Community News | News
Skills Honed as a Librarian Help Nancy Hunt-Coffey Thrive as Assistant City Manager
When Nancy Hunt-Coffey began working for Beverly Hills 11 years ago as the city librarian – technically, the Assistant Director of Community Services tasked with overseeing the Beverly Hills Public Library – she brought with her 20 years’ experience of public service and an uncanny ability to quickly discern what it is people want and how to help them achieve it.
As Assistant City Manager, a role she has held since June, philosophically what she does now is not that different than the fundamentals of library science.
“A lot of the work that I think both [City Manager George Chavez] and I do is translation. We listen to what is important to the [City Council] and try to translate that into reality by working with the departments,” she explained.
Hunt-Coffey is tasked with helping support Chavez to ensure that City operations run smoothly, in addition to providing oversight to select departments and working closely with the City Council.
Beyond organizing information to create reports (she keeps a list of “Council meeting follow-up” which she turns into actionable plans), tracking projects or fielding a bevy of questions from residents, staff, commissioners and members of the City Council, Hunt-Coffey is constantly working to help people expeditiously achieve the outcome they want by linking them with the relevant resources. It’s a skill she honed while earning her Master’s degree in Information Studies from UCLA and later while working for the City of Glendale in a variety of roles before being named its Director of Libraries.
“A lot of what librarians do is they interact with patrons [and] frequently when you have someone who comes in, they have an information need, but they don’t always know how that translates into the resource that they’re looking for,” she described. “A lot of times you end up talking with people and then you take all that input and within a few minutes, you’re supposed to come up with a resource that meets that need. I think it’s an incredible training ground for someone that’s in a position like this. A lot of what I do is connecting the dots, people with the information they need.”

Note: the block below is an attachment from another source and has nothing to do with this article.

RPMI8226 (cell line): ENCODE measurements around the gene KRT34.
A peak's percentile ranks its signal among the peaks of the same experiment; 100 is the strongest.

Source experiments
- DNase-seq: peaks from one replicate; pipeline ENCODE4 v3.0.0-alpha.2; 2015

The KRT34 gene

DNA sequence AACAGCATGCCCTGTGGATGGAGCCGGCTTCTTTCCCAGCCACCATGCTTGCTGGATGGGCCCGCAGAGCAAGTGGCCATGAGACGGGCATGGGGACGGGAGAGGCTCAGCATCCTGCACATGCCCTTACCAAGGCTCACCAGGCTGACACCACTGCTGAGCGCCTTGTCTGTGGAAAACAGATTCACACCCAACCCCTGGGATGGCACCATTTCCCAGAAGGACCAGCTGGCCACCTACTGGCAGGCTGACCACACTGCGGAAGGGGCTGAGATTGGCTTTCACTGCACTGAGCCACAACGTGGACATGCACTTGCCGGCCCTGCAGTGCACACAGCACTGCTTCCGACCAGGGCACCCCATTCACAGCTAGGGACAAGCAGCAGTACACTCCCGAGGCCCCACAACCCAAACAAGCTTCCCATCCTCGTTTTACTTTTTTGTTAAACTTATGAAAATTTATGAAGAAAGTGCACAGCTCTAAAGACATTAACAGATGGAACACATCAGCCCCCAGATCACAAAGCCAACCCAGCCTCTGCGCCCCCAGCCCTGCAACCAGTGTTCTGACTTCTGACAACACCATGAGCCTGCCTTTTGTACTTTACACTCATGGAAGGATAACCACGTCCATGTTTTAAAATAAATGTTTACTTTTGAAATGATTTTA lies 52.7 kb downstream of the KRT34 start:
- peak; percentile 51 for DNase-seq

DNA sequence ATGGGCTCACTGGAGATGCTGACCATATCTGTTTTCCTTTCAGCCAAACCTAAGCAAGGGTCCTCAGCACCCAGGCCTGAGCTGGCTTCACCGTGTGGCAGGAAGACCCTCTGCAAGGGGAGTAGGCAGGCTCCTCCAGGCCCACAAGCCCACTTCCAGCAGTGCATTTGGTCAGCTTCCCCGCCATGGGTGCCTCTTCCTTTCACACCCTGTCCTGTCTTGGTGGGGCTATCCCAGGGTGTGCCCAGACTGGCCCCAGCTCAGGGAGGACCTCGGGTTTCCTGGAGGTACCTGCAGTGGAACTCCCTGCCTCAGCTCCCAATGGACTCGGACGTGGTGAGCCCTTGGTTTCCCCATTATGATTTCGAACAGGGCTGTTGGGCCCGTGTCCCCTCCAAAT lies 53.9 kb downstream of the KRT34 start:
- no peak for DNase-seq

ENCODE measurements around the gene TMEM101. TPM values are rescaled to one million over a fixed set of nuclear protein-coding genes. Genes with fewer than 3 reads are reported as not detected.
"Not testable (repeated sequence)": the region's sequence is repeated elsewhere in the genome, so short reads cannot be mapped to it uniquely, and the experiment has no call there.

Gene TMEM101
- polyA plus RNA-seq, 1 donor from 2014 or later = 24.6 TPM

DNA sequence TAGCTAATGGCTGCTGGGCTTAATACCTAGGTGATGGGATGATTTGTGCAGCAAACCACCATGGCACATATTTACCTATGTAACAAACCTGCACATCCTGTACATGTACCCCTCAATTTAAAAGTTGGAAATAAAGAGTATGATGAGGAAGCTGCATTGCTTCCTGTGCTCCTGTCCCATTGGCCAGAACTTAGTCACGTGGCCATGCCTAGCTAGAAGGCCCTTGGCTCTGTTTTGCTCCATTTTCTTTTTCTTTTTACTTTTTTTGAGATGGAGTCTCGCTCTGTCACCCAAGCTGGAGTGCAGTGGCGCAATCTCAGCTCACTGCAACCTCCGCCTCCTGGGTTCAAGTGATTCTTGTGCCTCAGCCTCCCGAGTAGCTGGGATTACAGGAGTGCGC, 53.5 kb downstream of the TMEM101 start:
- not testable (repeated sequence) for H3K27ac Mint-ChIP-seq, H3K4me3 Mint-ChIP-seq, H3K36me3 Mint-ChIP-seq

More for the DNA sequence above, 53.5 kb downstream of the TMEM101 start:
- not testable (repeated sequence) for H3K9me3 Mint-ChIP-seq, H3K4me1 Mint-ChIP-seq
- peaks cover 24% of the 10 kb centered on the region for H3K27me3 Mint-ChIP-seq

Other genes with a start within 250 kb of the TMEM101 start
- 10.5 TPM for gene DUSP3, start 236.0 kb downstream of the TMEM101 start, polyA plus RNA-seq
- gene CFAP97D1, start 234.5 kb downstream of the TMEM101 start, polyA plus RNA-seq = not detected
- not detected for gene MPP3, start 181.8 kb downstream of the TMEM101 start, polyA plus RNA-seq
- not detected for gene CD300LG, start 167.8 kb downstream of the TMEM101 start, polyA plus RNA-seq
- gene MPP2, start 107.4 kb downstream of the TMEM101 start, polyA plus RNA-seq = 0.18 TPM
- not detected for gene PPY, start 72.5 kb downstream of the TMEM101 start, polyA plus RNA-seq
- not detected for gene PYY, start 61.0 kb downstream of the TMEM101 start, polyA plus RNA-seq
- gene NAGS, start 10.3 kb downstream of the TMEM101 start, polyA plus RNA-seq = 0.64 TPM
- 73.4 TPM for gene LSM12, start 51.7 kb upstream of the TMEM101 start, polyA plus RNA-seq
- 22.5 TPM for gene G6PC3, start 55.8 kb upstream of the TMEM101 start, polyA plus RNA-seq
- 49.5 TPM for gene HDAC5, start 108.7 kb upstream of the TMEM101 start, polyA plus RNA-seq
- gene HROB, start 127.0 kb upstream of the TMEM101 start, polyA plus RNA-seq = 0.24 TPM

City Manager George Chavez described her as “deeply committed to public service and to Beverly Hills.”
“Her years of experience leading the complex Community Services Department have prepared her well for the strategic work that lies ahead,” he told the Courier. “She is a terrific partner with a passion for public service and I am thrilled to have her by my side.”
Hunt-Coffey’s calm demeanor and drive to be helpful no doubt influenced her career path with the City. However, her path has not been entirely smooth – she was recently named as a defendant in a lawsuit brought by a former employee accusing her of age discrimination.
As Hunt-Coffey’s role as Assistant Director expanded and her responsibilities grew, she eventually became the Director of Community Services in 2016 where she was responsible for leading the City’s Recreation and Parks, Library, Human Services and Administrative Support divisions.
“I quite frankly thought I’d reached the pinnacle of my career as community services director,” she said.
She counts “being allowed to create great, beautiful, meaningful spaces for the community” as her greatest accomplishment with the City thus far. From leading the Beverly Gardens Park renovation project to helping build the new Roxbury Community Center and the new Children’s Library, to helping with the fine art installations around the City, Hunt- Coffey is deeply gratified by what she has been able to accomplish.